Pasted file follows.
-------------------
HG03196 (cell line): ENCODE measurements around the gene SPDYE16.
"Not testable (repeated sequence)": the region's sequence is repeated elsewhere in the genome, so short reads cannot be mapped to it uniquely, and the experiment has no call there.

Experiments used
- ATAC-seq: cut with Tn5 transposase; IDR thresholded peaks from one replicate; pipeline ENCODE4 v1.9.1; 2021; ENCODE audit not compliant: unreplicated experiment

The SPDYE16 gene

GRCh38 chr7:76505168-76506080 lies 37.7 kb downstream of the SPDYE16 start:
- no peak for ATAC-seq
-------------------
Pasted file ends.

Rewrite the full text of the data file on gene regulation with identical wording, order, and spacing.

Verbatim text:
HG03196 (cell line): ENCODE measurements around the gene SPDYE16.
"Not testable (repeated sequence)": the region's sequence is repeated elsewhere in the genome, so short reads cannot be mapped to it uniquely, and the experiment has no call there.

Experiments used
- ATAC-seq: cut with Tn5 transposase; IDR thresholded peaks from one replicate; pipeline ENCODE4 v1.9.1; 2021; ENCODE audit not compliant: unreplicated experiment

The SPDYE16 gene

GRCh38 chr7:76505168-76506080 lies 37.7 kb downstream of the SPDYE16 start:
- no peak for ATAC-seq